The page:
Because the overall (both arms) pCR turned out to be significantly lower (11.7%) than anticipated (which would require the recruitment of twice as many participants to be able to detect the hypothesized pCR difference between both arms in a subsequent phase III study), in addition to the worse-than-expected compliance, the Data Safety Monitoring Board advised to dispense with the phase III study. Therefore, we here present the results of the phase II study.
Fifty three out of 65 patients (81.5%) completed the first FMD cycle, whereas over 50% completed 2 FMD cycles, which could be sufficient to impact the tumor response to chemotherapy in view of the effects of only one or a few FMD cycles in enhancing the efficacy of chemotherapy in mice15. 22 out of 65 patients (33.8%) used the FMD for at least 4 cycles (all AC or FEC cycles), and 20.0% of the patients complied during all cycles of chemotherapy (Supplementary Table 3). The main reason for non-adherence to the FMD was dislike of distinct components of the diet, perhaps induced by chemotherapy. In the regular diet group, 5 (7.8%) patients were not compliant (they decided to fast during one or more cycles of chemotherapy).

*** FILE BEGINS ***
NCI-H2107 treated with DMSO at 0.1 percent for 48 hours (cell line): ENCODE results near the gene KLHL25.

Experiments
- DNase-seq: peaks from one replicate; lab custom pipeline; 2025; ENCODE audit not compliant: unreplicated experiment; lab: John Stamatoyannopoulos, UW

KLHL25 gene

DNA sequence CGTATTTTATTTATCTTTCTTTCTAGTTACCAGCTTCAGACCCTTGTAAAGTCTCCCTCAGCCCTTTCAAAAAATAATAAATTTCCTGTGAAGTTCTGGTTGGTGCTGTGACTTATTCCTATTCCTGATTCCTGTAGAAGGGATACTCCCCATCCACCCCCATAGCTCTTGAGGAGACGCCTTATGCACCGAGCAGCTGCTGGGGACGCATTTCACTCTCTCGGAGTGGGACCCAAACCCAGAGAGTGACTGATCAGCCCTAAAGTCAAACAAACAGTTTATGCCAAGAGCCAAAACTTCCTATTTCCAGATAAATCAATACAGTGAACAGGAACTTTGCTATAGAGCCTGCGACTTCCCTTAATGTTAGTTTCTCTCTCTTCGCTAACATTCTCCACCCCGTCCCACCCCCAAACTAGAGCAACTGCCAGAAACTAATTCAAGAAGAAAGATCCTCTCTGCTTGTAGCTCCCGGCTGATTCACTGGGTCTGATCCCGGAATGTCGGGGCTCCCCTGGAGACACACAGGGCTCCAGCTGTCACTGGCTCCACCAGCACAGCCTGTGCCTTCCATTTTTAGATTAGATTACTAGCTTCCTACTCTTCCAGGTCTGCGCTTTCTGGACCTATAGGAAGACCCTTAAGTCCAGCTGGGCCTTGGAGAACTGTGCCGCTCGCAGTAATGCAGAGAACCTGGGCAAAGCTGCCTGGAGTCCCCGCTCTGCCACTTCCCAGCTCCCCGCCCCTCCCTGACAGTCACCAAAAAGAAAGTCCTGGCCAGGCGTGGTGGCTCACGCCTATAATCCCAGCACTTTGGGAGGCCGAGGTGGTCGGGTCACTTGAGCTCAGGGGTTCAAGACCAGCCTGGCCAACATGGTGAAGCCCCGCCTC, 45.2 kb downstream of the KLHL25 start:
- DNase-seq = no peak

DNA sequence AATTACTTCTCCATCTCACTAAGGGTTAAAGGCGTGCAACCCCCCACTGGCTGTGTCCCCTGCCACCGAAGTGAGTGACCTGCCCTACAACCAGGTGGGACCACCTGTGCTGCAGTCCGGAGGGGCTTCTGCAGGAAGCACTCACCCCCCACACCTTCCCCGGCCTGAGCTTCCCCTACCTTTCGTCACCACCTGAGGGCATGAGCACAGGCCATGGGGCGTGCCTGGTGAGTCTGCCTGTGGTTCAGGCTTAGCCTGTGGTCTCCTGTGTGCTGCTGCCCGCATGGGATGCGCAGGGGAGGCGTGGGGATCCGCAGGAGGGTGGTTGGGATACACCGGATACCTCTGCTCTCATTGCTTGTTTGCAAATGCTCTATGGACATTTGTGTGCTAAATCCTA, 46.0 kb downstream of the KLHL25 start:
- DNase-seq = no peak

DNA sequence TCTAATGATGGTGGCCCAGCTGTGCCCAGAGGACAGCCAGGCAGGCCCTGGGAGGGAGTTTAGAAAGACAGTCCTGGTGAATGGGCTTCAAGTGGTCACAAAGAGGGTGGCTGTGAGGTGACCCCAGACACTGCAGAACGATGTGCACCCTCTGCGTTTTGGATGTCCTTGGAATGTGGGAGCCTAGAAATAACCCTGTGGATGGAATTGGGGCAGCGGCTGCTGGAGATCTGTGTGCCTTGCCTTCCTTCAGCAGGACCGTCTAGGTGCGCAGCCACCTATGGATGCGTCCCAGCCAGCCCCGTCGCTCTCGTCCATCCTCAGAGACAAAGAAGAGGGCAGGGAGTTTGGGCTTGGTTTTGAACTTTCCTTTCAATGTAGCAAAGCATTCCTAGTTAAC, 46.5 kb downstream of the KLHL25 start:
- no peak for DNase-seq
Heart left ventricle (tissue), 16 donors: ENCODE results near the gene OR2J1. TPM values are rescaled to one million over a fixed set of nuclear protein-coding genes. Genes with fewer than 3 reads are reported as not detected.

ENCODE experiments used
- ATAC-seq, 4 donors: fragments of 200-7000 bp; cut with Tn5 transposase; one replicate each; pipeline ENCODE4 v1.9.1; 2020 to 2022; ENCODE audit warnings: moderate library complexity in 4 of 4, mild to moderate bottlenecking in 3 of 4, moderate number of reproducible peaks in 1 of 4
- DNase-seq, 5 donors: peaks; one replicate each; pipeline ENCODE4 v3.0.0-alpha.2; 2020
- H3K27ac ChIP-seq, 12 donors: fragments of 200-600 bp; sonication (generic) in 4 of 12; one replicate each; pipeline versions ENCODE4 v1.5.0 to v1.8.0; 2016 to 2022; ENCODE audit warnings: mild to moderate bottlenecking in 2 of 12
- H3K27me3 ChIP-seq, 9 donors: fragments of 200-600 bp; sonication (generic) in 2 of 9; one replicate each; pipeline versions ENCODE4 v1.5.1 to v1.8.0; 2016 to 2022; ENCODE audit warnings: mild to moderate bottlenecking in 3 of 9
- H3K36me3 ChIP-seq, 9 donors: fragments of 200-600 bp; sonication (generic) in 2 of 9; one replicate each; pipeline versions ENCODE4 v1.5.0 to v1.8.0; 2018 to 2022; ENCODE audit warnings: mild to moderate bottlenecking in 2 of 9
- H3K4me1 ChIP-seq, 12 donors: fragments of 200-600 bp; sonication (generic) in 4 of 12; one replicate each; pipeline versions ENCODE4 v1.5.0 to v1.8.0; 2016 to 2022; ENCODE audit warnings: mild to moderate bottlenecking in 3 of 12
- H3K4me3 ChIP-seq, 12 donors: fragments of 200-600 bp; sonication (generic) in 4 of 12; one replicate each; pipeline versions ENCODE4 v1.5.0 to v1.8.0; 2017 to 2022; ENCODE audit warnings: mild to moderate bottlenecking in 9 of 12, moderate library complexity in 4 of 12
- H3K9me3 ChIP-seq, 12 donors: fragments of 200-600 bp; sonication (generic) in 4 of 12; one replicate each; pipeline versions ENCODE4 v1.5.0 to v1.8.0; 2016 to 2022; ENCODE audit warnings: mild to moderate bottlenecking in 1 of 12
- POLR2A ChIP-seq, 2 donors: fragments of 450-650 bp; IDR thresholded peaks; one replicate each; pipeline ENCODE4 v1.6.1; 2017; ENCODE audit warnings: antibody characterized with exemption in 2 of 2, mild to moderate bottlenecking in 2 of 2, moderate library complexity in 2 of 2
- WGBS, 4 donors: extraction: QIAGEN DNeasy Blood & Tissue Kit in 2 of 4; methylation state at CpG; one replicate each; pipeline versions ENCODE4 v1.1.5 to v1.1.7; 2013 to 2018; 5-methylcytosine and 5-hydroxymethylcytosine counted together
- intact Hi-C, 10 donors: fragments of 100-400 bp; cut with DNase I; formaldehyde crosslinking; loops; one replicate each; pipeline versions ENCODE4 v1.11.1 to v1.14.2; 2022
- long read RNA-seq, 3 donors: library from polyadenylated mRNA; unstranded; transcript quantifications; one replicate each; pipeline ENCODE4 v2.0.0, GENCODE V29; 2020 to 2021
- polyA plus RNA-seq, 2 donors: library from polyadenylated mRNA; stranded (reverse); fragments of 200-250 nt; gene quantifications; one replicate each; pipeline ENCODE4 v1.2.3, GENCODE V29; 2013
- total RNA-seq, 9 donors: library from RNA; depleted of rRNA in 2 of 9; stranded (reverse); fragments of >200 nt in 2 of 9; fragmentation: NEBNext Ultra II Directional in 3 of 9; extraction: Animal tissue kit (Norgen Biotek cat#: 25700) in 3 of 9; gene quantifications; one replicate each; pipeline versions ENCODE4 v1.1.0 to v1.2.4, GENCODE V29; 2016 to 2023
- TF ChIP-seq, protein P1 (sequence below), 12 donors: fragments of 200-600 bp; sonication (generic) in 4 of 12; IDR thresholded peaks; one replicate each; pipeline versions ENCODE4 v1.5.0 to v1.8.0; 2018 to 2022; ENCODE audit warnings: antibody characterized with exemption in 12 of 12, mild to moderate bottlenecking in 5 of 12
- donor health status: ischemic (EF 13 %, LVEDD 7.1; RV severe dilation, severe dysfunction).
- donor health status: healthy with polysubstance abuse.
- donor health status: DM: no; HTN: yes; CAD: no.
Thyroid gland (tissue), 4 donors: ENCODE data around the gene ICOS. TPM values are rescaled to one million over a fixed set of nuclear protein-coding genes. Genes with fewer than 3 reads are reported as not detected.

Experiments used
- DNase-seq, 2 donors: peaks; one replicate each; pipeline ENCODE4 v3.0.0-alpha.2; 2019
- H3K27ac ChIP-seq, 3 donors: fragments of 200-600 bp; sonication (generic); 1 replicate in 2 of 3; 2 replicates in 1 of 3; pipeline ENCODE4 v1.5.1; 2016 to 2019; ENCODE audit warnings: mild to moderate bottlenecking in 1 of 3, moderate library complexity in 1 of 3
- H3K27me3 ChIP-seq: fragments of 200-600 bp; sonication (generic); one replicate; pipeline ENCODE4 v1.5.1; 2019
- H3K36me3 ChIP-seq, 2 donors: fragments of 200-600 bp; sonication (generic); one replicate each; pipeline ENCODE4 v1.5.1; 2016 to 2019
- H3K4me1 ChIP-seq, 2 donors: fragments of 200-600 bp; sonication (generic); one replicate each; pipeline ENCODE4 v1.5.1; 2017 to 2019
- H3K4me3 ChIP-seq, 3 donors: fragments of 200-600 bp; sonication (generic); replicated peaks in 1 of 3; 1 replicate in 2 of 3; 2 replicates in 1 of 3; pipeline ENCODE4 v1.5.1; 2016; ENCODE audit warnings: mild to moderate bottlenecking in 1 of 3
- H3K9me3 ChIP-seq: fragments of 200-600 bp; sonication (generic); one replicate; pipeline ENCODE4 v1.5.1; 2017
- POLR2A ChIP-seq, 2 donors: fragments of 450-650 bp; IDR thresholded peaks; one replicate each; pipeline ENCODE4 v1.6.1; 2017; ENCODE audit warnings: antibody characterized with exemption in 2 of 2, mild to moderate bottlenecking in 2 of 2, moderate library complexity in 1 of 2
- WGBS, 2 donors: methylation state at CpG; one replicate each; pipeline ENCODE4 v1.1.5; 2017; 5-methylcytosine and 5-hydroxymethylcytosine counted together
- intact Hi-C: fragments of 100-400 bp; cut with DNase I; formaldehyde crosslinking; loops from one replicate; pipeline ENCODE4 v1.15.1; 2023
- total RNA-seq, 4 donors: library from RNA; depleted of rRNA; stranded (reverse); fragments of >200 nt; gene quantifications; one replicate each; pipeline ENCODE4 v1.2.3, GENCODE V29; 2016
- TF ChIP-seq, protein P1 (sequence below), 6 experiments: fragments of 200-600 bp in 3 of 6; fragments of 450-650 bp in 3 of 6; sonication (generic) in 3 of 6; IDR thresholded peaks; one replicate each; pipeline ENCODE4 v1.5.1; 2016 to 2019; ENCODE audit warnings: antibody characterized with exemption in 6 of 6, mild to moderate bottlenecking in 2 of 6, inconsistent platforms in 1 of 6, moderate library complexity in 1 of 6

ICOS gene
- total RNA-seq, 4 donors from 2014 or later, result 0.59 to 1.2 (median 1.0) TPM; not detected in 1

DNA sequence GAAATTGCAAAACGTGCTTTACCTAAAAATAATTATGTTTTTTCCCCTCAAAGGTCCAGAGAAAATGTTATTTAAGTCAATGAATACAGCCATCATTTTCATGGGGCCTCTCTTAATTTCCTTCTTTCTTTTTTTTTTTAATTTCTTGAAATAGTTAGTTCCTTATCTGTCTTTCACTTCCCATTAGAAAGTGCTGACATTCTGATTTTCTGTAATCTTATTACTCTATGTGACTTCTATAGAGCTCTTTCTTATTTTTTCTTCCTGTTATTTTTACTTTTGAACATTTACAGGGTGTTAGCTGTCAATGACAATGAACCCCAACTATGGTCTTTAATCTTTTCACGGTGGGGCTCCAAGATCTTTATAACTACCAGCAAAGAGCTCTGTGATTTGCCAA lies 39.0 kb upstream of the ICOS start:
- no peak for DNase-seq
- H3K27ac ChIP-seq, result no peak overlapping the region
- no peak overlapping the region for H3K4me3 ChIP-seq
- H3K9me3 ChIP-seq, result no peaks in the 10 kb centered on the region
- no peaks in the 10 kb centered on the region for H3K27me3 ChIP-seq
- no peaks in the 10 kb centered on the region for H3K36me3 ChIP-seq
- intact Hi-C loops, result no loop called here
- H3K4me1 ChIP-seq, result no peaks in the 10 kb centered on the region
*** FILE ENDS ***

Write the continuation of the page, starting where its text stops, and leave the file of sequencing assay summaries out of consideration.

Intention to treat (ITT) analysis
Data on toxicity are shown in Supplementary Table 4. Grade III/IV toxicity, scored during all cycles of chemotherapy, was not significantly different between the FMD group (75.4%) and the regular diet group (65.6%). No grade V toxicity occurred. The percentage of patients who discontinued chemotherapy did not significantly differ between groups (27.7% FMD vs 23.8% control, P = 0.580). Notably, while side effects were similar in both arms, patients in the FMD arm did not receive dexamethasone before the AC chemotherapy cycles.